The combination of electric cars and grid electricity generated from renewable sources could mean the end of fossil fuels, but how long will that transition take? Electric cars and renewable energy still represent fairly small segments of their respective industries, but there is some optimistic analysis about their futures.
Growth in electric-car sales and the use of renewable energy could lead to the “collapse” of the oil industry by 2030, according to Seeking Alpha. That prediction is based on several factors, including steadily-growing rates of renewable energy use, and the potential implementation of stricter government policies to limit carbon emissions, resulting from the climate-change agreement recently signed in Paris.
Both areas can expect some growth. Electric-car sales have increased steadily since they first became available in large quantities five years ago. And automakers may have to build more of them to meet tightening global emissions standards. Audi has said it expects plug-in cars to comprise one quarter of its U.S. sales by 2025, an increase it feels is necessary because of emissions rules. That includes the looming Corporate Average Fuel Economy (CAFE) mandate, which requires carmakers to achieve a fleet average of 54.5 mpg (actually closer to 40 mpg in real life).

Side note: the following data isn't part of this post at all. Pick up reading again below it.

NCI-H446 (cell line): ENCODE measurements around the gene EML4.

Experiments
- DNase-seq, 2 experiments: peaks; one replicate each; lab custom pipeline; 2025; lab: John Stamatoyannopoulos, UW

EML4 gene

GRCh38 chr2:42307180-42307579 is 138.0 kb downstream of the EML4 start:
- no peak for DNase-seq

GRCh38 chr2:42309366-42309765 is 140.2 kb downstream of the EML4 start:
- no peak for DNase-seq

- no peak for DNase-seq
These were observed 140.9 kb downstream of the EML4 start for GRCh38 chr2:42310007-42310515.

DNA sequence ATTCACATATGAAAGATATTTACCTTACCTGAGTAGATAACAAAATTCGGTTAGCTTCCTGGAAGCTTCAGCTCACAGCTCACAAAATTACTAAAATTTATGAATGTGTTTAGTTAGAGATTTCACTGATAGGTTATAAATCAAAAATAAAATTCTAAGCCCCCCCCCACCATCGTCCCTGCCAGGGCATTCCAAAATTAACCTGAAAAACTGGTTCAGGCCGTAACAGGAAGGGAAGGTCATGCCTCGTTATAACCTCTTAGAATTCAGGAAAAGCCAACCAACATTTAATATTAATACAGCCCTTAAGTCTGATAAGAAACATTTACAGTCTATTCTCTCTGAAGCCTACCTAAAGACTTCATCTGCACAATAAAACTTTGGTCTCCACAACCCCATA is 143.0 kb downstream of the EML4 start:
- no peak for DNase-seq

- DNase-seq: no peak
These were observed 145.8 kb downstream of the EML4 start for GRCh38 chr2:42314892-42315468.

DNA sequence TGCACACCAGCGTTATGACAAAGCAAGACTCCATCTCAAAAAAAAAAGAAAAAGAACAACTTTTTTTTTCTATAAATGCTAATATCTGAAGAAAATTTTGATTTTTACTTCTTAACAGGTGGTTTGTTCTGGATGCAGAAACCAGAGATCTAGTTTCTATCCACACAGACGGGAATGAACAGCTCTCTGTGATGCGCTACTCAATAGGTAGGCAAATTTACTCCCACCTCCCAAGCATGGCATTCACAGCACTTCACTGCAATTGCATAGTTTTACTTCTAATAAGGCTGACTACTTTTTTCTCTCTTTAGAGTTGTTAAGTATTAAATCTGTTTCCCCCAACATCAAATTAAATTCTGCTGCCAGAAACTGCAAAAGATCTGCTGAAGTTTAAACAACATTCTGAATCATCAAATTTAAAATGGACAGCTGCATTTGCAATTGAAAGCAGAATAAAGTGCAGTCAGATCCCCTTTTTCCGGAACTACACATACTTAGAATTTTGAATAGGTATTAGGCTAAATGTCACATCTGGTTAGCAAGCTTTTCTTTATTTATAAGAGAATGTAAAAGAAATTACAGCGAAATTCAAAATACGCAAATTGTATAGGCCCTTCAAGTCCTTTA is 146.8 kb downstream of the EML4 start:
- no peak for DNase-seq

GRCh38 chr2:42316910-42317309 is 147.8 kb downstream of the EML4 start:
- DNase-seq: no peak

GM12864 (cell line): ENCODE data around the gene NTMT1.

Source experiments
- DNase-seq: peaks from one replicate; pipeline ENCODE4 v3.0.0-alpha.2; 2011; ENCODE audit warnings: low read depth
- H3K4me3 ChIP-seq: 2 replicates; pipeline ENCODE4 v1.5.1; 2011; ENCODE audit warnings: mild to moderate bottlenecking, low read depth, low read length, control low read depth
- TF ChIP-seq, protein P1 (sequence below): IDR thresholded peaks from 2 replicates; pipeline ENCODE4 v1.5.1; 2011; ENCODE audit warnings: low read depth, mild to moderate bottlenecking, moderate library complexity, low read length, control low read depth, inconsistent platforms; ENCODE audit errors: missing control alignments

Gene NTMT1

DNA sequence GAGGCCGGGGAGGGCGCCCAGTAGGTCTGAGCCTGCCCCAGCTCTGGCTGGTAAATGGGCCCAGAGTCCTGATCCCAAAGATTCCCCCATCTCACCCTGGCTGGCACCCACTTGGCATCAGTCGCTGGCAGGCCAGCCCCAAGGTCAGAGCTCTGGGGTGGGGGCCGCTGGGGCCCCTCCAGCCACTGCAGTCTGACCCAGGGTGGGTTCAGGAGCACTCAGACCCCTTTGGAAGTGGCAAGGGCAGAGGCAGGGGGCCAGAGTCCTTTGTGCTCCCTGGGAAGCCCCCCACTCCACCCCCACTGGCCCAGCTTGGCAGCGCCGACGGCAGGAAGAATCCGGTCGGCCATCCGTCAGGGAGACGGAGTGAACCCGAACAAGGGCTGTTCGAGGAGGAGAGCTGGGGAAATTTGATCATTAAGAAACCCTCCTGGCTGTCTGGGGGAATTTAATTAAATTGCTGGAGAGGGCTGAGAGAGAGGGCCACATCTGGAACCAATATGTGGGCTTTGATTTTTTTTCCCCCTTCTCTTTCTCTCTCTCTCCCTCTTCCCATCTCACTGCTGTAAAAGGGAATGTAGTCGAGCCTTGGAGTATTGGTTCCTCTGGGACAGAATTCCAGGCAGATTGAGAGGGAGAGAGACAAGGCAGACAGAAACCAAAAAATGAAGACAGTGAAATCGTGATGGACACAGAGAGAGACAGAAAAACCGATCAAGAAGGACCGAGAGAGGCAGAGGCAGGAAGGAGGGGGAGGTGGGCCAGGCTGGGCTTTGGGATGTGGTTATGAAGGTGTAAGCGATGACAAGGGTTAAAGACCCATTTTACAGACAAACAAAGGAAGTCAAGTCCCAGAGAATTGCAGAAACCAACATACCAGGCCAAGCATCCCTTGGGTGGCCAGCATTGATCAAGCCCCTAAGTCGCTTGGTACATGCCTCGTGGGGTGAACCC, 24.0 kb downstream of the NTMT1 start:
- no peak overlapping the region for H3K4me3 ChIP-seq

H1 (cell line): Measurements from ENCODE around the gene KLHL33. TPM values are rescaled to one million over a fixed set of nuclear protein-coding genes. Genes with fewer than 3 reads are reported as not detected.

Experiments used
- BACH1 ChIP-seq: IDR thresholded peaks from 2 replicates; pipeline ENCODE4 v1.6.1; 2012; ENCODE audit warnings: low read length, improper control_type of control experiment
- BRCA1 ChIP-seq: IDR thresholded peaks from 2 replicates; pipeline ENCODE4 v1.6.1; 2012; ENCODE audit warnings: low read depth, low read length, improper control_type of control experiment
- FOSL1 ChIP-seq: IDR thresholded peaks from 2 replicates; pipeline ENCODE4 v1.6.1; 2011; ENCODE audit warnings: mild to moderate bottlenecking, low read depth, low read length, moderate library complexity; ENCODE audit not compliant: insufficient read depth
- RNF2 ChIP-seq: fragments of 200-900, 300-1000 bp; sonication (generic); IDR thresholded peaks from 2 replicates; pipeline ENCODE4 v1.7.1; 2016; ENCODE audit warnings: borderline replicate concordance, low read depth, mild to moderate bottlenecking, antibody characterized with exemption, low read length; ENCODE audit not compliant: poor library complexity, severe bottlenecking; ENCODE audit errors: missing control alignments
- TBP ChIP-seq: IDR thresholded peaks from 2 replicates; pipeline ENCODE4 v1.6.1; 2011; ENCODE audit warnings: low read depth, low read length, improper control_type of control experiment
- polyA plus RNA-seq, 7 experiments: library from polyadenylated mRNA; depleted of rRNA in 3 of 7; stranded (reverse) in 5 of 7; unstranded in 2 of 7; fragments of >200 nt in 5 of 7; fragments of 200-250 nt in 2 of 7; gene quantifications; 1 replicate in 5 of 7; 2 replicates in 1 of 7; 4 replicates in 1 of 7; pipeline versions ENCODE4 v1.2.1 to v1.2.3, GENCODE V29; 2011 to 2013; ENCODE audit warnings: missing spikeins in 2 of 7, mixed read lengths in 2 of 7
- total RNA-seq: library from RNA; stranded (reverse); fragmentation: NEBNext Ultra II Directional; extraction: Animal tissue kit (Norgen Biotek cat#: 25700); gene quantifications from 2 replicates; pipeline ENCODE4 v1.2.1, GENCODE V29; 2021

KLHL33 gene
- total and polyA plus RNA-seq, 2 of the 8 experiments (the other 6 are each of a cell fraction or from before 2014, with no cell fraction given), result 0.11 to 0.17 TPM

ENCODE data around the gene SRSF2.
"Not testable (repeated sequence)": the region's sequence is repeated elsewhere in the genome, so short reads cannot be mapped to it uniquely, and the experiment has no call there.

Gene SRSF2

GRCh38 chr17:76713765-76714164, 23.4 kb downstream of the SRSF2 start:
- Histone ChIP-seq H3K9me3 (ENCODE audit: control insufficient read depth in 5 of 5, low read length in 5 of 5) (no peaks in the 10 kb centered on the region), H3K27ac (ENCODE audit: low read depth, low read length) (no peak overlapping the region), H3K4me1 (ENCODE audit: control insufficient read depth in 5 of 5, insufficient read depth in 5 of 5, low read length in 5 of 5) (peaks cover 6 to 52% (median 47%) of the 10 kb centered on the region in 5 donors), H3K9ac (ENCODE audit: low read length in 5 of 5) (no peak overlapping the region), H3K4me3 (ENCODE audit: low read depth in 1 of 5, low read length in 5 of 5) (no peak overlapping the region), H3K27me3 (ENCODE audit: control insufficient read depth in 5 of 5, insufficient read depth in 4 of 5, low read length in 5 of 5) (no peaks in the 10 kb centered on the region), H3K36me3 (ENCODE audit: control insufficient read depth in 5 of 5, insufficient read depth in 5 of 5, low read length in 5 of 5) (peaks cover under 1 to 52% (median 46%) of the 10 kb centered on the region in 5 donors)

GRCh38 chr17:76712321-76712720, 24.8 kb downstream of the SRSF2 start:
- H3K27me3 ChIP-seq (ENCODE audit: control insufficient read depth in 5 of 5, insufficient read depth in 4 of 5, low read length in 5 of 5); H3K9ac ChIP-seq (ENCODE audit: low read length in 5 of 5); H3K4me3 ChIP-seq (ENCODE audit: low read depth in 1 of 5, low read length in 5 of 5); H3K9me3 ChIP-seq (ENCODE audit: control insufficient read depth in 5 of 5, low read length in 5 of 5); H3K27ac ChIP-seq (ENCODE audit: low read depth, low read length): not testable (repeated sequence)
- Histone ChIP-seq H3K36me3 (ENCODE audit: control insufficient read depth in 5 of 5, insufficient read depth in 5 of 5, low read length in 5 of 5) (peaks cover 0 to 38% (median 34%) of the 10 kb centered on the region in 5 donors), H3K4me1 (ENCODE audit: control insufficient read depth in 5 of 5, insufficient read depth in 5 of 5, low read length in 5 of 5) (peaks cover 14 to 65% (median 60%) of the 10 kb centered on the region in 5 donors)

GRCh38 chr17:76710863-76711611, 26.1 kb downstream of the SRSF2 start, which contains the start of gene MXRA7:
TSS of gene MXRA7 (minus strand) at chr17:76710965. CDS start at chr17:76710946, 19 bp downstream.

The carbon footprint of an electric car is lowered even further by renewable energy, which is also on the rise. Renewable sources like wind and solar make up less than 1 percent of the global mix, but they’re growing faster than fossil fuels. In 2013, the world added 143 gigawatts of renewable-energy capacity, compared to 141 gigawatts for fossil fuels, Bloomberg reported earlier this year. Analysts expect that trend to continue, so that by 2030, four times more renewable-energy capacity will be added.
Of course, prices are crucial to the success of both electric cars and renewable energy. On the car front, many analysts expect the price of lithium-ion batteries to drop to the point where electric cars will be cost-competitive with internal-combustion cars soon. Both General Motors and Tesla plan to launch 200-mile electric cars for around $35,000 in 2017. Meanwhile, solar power may already be cost competitive with fossil fuels in some areas. Last year, Energy Secretary Ernest Moniz said renewable energy no longer needs government subsidies to be competitive.
But does that mean the oil industry will be gone in less than 15 years? For that to happen, all of the internal-combustion cars already on the road will have to go away, and that will take awhile. Among nations, Norway has proposed eliminating internal-combustion cars by 2025. The International ZEV Alliance, a coalition of governments including Germany, The Netherlands, the United Kingdom, and several U.S. states, wants to make all new cars emission free by 2050.
But even if all new cars are electric, it will take time for manufacturers to transition their model lineups away from internal combustion. And given that the average age of a car on U.S. roads is over 11 years, it will take quite awhile for consumers to trade in all of their gasoline and diesel vehicles. While those cars are still on the road, the oil industry will still have business.